Telefonul pentru vacantă! – What you need to know about international calling plans

Traveling overseas soon? I’ve got a warning for you about your phone that could save you big bucks.

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You can get hurt to the tune of hundreds or thousands of dollars in charges just by using your U.S. cell phone overseas.

The worst call I ever got about this was when someone went to Costa Rica and got a $30,000 bill for three days worth of calls. Another person I spoke with got a $6,000 bill for 40 minutes of use in a Canadian airport during a plane change.

They obviously didn’t have an international calling plan — nor were they with one of a handful of preferred providers who don’t rip you off when you use your phone overseas.

These carriers are exceptions to the overseas ripoff rule

There are three wireless carriers that give you a great deal when it comes to using your U.S. cell phone overseas.

The first two exceptions to the overseas ripoff rule are T-Mobile and Sprint. Both include with their plans the use of their phones outside the U.S. That means in most countries you pay nothing for texting, nothing for unlimited data and about only 20 cents per calling minute.

The third exception you need to know about is Project Fi. If you travel overseas frequently, you should become familiar with this little known cell phone service from Google.

With Project Fi, Google allows you to use your cell phone around the world at the same exact cost you would pay using it in the United States. If you have high-speed data here, you get all the high-speed data overseas. Ditto for calling and texting, which you get both here when calling around the United States and abroad when calling back to the U.S.

One notable exception, however, is if you call country-to-country overseas — not back to the United States. In that case, you’ll pay 20 cents a minute with Project Fi.

What if you’re on AT&T or Verizon?

The truth is, it’s terrible when you use either AT&T or Verizon overseas. They either charge you a massive amount if you don’t sign up for an international plan or they charge you huge additional fees to have an international plan while you’re out of the country!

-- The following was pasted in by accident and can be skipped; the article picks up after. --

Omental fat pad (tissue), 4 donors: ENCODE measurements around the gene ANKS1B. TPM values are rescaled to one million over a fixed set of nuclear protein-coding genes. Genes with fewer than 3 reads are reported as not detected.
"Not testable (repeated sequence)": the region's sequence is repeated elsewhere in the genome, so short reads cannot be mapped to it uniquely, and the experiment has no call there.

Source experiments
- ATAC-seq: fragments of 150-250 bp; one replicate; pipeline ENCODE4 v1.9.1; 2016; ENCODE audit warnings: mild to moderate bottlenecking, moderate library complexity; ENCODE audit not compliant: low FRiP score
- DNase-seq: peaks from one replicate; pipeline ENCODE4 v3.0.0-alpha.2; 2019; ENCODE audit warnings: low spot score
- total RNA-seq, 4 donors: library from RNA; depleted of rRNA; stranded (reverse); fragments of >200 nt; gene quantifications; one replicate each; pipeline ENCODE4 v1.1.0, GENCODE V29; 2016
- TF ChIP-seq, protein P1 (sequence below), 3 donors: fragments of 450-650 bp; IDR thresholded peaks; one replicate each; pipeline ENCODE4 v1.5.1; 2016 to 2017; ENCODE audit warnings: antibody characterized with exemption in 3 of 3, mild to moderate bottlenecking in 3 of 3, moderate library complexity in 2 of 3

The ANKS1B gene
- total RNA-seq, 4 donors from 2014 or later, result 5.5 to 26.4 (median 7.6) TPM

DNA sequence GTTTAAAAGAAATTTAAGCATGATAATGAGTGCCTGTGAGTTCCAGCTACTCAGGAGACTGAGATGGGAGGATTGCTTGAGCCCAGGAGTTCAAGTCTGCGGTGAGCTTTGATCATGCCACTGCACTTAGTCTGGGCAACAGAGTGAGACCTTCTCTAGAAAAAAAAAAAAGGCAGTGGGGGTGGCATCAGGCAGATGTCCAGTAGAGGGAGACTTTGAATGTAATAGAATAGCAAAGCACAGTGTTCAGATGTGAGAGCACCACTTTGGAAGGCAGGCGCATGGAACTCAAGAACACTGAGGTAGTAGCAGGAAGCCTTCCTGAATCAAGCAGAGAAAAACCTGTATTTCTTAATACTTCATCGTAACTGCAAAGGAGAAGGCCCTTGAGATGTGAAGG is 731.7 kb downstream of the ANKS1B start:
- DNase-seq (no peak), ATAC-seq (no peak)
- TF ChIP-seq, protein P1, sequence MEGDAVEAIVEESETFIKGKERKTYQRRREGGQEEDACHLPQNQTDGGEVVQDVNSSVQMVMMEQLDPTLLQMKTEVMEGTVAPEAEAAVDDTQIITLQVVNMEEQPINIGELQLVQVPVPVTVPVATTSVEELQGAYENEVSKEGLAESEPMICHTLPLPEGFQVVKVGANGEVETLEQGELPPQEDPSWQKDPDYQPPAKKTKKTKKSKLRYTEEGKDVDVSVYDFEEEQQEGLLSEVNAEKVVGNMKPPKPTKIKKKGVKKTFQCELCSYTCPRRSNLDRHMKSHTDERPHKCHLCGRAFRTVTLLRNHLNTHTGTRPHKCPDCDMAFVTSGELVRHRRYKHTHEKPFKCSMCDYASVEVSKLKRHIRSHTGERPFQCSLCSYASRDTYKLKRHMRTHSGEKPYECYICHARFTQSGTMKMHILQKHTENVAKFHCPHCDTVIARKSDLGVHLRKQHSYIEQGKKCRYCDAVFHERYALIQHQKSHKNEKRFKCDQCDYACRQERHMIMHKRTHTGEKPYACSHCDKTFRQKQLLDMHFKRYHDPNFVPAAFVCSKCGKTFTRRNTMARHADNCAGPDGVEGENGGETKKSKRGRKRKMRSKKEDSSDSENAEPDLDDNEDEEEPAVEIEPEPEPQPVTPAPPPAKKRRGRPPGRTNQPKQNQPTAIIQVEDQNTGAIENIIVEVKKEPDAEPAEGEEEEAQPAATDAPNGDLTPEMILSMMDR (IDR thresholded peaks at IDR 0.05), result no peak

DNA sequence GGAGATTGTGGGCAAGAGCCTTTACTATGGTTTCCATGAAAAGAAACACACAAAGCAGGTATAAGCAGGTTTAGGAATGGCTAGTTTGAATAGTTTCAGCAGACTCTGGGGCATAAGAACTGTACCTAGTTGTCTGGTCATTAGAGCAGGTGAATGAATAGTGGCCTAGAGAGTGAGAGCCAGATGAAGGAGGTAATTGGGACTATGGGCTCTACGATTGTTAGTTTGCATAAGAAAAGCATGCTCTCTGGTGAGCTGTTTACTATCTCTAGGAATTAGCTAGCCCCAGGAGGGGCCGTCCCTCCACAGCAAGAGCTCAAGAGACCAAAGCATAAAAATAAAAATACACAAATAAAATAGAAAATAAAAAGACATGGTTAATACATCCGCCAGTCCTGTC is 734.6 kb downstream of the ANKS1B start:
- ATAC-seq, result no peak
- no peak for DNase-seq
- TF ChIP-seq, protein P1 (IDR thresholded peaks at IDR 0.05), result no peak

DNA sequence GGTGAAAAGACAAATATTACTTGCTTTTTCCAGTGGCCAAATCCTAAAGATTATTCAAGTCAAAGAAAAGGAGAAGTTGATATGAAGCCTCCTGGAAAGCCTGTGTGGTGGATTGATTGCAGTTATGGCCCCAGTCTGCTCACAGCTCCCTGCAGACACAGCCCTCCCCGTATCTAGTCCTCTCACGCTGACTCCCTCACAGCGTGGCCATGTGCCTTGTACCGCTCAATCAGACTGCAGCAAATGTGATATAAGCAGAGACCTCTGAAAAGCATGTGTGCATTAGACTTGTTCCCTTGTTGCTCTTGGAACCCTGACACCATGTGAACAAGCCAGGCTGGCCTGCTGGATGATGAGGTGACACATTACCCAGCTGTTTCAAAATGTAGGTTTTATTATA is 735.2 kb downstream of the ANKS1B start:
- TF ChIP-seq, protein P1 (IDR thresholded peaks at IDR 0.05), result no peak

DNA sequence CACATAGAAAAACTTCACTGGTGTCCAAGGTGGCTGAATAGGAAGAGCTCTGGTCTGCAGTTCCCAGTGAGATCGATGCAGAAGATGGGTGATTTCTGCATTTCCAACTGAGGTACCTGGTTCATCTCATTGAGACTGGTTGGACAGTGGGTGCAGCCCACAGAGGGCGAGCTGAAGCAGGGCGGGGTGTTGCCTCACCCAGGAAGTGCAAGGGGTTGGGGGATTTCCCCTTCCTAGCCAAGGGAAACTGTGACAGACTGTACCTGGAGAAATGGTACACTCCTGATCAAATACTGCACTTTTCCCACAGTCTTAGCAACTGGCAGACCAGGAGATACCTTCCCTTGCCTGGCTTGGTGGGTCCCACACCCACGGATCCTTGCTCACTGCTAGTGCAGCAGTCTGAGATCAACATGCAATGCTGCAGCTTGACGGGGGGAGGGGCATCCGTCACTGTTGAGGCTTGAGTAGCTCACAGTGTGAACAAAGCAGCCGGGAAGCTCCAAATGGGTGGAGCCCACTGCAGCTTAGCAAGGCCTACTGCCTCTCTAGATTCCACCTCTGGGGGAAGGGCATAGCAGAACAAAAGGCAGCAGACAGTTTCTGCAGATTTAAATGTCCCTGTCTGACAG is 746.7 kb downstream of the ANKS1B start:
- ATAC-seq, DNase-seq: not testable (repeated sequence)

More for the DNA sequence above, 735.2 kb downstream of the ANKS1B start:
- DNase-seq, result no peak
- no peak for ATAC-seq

That’s why I tell people that if you travel overseas a lot, you should really think about switching your cell phone service to T-Mobile, Sprint or Project Fi.

If you don’t want to leave AT&T or Verizon, the best thing you can do is buy a local SIM card for local service when you get where you’re going. For about $15 or $20, you can usually find one that will give you more than enough data for a month.

Lycamobile.com is the largest SIM discounter, with service now in 17 countries across Europe. In France, the cheapest provider is Free Mobile. Three.com is another big discounter that is now in eight countries.

All of these companies provide cheap calling both in-country and to the United States, as well as free or cheap texting and generous amounts of data.

Make international calls for free with these apps

The great news is that most people can avoid charges altogether by using a calling app like WhatsApp, Viber or any of a number of others that allow you to make calls for free.

One in particular you should know about is called Line. With Line, you’re allowed to make up to five free five-minute calls a day back to the U.S. after you watch a short 20-second video ad. You can even call somebody who doesn’t have the Line app on their phone.

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why hasn’t anyone said WhatsApp? a free app that allows wifi text – and phone calls!!! – from all over the world to anyone else who has whatsapp on their smartphone. We have used it to/from asian /european countries to/from US, clear voice connection, can also text while on Delta flights!!! (no calls on any flights, people), anywhere wifi is avail…..:
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Google duo is best option for anybody who is traveling overseas.

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Verizon has a messaging app (Message+), which allows you to call and or text over Wi-Fi. I used it in Grand Cayman for 3 weeks. I could call and text anyone over Wi-Fi from my tablet or phone. It was sweet. Verizon does’t advertise it so much because they want to sell you the international plans. Works at home as well, if you have spotty cell service, and Wi-Fi is available, use the app. Best part, there is no fee and no data used.+++

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You might also go “old school” with Skype. With the prevalence of (free) wifi all over Europe now, you can use the app to call others with the app for free, or use it to make per minute calls to the U.S. for literally 2-3 cents per minute.

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